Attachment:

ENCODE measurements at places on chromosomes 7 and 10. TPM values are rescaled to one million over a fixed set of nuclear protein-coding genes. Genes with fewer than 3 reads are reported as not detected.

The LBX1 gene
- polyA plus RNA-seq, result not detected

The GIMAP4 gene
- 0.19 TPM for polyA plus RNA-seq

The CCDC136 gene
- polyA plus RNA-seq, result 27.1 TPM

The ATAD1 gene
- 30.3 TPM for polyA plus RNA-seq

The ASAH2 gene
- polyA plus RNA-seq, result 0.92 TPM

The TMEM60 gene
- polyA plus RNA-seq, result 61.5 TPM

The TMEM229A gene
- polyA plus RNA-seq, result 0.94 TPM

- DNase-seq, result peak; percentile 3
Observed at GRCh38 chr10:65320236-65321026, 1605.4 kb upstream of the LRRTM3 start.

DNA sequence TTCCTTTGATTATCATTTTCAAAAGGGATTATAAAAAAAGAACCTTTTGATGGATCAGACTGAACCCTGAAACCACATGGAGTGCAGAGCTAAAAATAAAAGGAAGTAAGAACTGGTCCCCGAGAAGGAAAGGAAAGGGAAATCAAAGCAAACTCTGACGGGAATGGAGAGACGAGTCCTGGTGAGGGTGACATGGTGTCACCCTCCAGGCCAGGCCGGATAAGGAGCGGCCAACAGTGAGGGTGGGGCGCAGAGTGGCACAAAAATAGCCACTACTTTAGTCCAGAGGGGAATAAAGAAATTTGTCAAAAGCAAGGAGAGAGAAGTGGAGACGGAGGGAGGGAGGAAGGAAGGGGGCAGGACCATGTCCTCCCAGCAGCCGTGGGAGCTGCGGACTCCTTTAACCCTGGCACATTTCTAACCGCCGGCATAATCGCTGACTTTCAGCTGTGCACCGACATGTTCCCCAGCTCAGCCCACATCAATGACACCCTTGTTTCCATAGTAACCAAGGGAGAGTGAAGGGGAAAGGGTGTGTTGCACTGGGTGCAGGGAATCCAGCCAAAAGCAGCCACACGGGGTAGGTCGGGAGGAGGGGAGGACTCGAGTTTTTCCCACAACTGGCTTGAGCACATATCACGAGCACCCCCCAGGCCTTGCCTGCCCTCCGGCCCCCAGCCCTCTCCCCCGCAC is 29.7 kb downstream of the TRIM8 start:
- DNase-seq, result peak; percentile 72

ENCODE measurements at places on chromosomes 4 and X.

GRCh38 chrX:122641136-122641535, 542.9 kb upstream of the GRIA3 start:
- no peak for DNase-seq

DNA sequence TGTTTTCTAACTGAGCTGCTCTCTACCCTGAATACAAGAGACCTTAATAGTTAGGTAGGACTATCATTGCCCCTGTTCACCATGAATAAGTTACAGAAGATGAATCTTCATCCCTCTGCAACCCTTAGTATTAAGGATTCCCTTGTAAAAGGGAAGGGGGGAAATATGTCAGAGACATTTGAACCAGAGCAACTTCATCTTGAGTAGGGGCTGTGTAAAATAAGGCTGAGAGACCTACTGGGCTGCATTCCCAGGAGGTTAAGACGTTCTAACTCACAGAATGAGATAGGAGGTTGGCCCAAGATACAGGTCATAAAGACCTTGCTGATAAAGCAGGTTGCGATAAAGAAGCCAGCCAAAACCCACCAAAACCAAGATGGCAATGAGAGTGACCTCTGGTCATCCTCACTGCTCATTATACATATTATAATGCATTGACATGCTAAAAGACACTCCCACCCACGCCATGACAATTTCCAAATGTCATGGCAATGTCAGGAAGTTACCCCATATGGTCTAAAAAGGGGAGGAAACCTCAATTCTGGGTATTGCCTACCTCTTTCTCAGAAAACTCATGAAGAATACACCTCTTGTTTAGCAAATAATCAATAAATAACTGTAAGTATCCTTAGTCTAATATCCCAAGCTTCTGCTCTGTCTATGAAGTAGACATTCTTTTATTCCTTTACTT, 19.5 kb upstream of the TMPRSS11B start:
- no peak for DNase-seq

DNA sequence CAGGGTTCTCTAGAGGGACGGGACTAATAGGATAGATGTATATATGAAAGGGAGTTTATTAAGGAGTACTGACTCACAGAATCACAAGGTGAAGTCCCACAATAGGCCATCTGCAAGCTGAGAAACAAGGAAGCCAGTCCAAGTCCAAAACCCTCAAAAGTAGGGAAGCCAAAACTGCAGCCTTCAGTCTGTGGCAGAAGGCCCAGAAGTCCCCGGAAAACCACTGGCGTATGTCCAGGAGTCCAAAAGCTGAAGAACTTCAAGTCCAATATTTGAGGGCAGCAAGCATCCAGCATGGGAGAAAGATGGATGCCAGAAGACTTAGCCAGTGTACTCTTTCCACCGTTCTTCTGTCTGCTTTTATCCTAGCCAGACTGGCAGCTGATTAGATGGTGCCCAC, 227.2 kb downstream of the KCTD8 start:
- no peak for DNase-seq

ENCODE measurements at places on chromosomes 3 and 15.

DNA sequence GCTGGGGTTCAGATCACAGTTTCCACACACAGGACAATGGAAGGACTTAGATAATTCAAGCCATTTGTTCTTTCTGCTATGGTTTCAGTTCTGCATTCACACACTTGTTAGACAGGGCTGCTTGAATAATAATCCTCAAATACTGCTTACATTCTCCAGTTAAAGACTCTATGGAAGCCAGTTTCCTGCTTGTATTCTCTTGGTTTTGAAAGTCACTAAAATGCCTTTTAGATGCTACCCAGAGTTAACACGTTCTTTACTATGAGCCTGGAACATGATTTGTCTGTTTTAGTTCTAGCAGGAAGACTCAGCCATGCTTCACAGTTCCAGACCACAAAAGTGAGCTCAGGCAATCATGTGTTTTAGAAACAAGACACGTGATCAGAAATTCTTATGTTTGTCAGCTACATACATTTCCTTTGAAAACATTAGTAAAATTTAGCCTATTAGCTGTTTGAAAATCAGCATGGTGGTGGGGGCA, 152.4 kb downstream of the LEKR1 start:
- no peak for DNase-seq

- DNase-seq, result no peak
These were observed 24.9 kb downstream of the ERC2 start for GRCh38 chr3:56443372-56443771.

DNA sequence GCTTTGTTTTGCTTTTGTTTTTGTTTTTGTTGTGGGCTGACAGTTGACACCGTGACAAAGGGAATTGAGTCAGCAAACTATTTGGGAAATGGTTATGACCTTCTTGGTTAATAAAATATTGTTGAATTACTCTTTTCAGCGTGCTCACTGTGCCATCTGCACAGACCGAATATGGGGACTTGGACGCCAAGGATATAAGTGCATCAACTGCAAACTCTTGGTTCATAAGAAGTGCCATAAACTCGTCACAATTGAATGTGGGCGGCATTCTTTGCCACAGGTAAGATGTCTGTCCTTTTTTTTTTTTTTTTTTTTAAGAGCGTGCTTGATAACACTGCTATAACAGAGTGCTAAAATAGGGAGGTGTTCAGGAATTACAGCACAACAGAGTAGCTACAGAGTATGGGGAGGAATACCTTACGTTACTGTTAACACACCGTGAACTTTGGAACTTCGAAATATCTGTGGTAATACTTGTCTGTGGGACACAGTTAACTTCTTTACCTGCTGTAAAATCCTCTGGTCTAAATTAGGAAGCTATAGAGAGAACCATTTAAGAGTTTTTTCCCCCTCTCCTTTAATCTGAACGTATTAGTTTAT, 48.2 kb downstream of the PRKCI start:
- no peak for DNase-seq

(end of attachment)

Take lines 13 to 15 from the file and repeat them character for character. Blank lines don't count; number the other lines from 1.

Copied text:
- polyA plus RNA-seq, result 61.5 TPM

The TMEM229A gene
- polyA plus RNA-seq, result 0.94 TPM